|Title||Spatial patterns of plasmodium falciparum clinical incidence, asymptomatic parasite carriage and anopheles density in two villages in Mali|
|Author(s)||Sissoko, M.S.; Hoogen, L.L. Van Den; Samake, Yacouba; Takken, Willem|
|Source||American Journal of Tropical Medicine and Hygiene 93 (2015)4. - ISSN 0002-9637 - p. 790 - 797.|
Laboratory of Entomology
|Publication type||Refereed Article in a scientific journal|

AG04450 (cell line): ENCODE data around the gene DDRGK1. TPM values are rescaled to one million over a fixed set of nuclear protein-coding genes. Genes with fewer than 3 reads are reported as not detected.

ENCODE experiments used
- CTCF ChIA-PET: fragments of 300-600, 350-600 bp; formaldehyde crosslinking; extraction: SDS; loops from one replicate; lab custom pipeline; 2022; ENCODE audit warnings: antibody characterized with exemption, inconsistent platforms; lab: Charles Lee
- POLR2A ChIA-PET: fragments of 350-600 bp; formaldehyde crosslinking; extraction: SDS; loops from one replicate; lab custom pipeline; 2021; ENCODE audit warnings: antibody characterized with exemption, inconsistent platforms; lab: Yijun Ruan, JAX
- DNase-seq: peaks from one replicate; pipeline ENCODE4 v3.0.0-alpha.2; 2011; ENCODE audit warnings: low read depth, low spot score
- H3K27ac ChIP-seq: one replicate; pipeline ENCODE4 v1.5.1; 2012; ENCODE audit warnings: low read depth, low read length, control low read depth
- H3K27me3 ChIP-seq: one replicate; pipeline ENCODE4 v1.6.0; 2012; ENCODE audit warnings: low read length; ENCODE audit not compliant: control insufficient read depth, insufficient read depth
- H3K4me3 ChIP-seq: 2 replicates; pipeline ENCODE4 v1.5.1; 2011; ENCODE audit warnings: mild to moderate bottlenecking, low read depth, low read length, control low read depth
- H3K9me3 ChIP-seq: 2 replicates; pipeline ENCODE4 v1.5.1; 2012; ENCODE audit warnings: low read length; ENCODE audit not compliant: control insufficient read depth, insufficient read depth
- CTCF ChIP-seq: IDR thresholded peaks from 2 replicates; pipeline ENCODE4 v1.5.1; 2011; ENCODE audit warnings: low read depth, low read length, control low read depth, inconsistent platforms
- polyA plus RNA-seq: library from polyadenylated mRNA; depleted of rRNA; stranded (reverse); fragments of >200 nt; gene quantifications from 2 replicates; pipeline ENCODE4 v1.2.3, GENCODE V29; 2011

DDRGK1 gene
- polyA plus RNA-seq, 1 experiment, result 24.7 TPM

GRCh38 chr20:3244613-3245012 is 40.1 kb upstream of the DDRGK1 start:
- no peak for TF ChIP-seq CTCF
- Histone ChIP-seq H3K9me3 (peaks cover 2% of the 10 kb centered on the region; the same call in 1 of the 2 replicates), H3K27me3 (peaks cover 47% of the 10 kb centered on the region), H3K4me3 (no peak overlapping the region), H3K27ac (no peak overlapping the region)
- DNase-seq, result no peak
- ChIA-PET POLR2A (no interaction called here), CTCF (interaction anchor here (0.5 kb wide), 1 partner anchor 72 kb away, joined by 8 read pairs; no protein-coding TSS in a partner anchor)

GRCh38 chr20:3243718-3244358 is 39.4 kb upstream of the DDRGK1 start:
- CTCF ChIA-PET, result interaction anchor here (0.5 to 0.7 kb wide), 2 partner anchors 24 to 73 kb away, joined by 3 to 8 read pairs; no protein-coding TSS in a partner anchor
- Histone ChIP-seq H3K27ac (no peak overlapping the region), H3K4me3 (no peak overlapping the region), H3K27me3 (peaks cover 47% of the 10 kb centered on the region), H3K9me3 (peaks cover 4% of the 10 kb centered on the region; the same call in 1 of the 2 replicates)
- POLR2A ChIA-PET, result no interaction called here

Heterogeneity in malaria exposure is most readily recognized in areas with low-transmission patterns. By comparison, little research has been done on spatial patterns in malaria exposure in high-endemic settings. We determined the spatial clustering of clinical malaria incidence, asymptomatic parasite carriage, and Anopheles density in two villages in Mali exposed to low- and mesoendemic-malaria transmission. In the two study areas that were <1 km2 in size, we observed evidence for spatial clustering of Anopheles densities or malaria parasite carriage during the dry season. Anopheles density and malaria prevalence appeared associated in some of our detected hotspots. However, many households with high parasite prevalence or high Anopheles densities were located outside the identified hotspots. Our findings indicate that within small villages exposed to low- or mesoendemic-malaria transmission, spatial patterns in mosquito densities and parasite carriage are best detected in the dry season. Considering the high prevalence of parasite carriage outside detected hotspots, the suitability of the area for targeting control efforts to households or areas of more intense malaria transmission may be limited.